Multiplane Camera - 3D, the good way.

On January 25th, 1947, the English magazine Picture Post ran an article on Song of the South, Disney's most embarrassing release. It's a movie that Mickey and Co. would love to pretend never happened, due to it's racist content. You can't buy it or see it on YouTube.

That's as may be, but the article also features a pretty good photograph of Disney's (Meaning they owned one, but not that they invented it.) multiplane camera.

A multiplane camera is a massive apparatus designed to make very fancy cartoons, and to break the spirits of men. It is huge and complex, with several planes of animation painted on transparent layers, so that when the camera looks down through these layers, the camera's depth of focus creates the illusion of depth. Characters can be in focus, while other layers of the animation are out of focus.

You've seen the results of this type of camera if you've seen Cinderella, or Popeye Meets Sinbad the Sailor (1936),my personal multiplane favorite. Although not the exact same machine as a conventional multiplane camera, Max Fleischer's setback camera used miniature three dimensional sets and 2D animation cels to create a similar illusion.

 This kind of 3D works for me in a way that the Avatar kind doesn't. I don't like wearing the glasses. The illusion works some of the time, and when it doesn't, it just gives me a headache. I much more enjoy the illusion of watching a miniature world moving on a table top than the electronic illusion of being in a giant 3D world.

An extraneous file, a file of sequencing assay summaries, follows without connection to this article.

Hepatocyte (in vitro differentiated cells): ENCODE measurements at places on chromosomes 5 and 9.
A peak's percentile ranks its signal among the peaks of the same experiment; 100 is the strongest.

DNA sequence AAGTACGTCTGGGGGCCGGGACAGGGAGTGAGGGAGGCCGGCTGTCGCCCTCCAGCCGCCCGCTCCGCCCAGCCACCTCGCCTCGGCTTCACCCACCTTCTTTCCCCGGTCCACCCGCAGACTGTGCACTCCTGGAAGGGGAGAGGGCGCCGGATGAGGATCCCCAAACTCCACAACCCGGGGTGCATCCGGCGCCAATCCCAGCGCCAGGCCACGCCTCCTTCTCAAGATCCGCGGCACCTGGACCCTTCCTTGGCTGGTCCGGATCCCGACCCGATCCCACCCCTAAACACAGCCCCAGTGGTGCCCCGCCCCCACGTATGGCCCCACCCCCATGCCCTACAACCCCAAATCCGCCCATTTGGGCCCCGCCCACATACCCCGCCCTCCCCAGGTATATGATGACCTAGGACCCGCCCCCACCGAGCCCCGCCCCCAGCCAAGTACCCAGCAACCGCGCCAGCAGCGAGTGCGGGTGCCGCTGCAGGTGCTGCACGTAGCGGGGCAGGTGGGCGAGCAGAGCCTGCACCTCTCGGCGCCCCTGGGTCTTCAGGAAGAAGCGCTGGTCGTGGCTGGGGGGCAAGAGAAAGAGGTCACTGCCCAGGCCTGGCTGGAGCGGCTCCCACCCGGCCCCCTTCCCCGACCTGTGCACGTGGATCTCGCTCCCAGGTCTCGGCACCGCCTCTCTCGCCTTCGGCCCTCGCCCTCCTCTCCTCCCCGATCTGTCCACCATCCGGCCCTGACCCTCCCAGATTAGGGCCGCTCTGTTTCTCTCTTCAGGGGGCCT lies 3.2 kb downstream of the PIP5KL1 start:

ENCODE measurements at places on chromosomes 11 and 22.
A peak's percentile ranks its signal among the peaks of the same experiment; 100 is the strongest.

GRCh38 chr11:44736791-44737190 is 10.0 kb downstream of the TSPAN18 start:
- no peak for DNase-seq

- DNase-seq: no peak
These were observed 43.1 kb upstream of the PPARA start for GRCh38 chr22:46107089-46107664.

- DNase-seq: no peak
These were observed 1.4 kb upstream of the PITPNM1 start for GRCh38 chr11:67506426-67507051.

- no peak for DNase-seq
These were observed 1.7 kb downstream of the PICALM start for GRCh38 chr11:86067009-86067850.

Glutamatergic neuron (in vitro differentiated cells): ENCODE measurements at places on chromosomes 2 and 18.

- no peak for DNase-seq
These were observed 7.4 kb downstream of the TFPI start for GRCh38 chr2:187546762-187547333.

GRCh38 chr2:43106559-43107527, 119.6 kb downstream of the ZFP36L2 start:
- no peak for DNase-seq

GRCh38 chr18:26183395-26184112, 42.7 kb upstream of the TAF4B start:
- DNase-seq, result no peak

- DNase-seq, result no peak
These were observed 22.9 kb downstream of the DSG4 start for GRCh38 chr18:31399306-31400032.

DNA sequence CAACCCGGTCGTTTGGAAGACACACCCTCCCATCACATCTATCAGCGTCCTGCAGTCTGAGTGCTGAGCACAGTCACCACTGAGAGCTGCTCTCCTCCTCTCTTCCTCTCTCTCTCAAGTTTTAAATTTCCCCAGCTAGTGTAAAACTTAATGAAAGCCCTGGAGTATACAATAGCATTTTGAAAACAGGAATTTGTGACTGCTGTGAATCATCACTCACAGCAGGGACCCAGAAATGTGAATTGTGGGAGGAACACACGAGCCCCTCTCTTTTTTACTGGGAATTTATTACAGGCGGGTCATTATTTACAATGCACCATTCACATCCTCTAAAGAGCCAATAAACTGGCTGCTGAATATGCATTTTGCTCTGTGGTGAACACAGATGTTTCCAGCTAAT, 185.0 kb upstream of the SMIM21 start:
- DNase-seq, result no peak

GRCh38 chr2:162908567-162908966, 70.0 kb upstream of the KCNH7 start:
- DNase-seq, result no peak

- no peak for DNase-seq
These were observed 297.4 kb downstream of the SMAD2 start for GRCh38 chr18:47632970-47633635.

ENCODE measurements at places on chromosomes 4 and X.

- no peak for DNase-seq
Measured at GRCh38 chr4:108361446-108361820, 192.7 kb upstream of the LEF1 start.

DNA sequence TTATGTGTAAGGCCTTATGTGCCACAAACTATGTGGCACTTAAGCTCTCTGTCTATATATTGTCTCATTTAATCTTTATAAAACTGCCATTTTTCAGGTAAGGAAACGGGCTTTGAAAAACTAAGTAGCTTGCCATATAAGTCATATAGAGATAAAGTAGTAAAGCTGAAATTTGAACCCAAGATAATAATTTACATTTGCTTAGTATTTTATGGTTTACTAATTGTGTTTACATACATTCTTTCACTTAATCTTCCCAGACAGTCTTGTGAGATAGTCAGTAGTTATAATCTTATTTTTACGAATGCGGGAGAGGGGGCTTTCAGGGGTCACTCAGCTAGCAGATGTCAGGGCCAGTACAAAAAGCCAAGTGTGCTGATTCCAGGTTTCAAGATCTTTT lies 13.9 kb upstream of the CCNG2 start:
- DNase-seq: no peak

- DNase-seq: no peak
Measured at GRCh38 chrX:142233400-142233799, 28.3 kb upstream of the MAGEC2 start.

So who brought up miniatures? Well, exaggerated depth of field is what you get when you're shooting with a macro lens. Long story short, when the lens is focused on something very close, the background becomes very blurry, as well as anything that manages to squeeze between the lens and the subject matter. On your point-and-shoot camera, it's the little tulip icon, and it makes all your tiny stuff seem magical.
An interesting equivalent (because I like them for the same reason) is tilt-shift photography. Basically, this is the technique of using a special lens to make real-world scenes look like a tabletop miniature. A tilt-shift lens is really intended to take pictures of things without perspective distortions. But, if you use it wrong (right!), you can make big stuff look tiny. Hooray!

Or... you can fake it in a computer and get similar (really similar) results. There are lots of tutorials on the web that'll show how to do it yourself. The trick is choosing a photograph that is suited to the effect, like scenes shot from a distance and above, like you're looking down on a model. I recommend searching YouTube for some tilt shift videos.

If I wanted to read into my preference for tilt shift versus Avatar-type 3D, I may deduce that I insist on feeling huge, rather than feeling like I'm in a giant world. I say I just like train sets, and I don't like having headaches.


Dave Pryor said...

I agree. This 3D fad can't be over soon enough. For some reason, they are doing well at the box office - so someone must be liking them right? I can't say that I know any of these people. Perhaps they have already killed the brain cells that cause the same headaches you and I experience. I always find it distracting instead of truly immersive.

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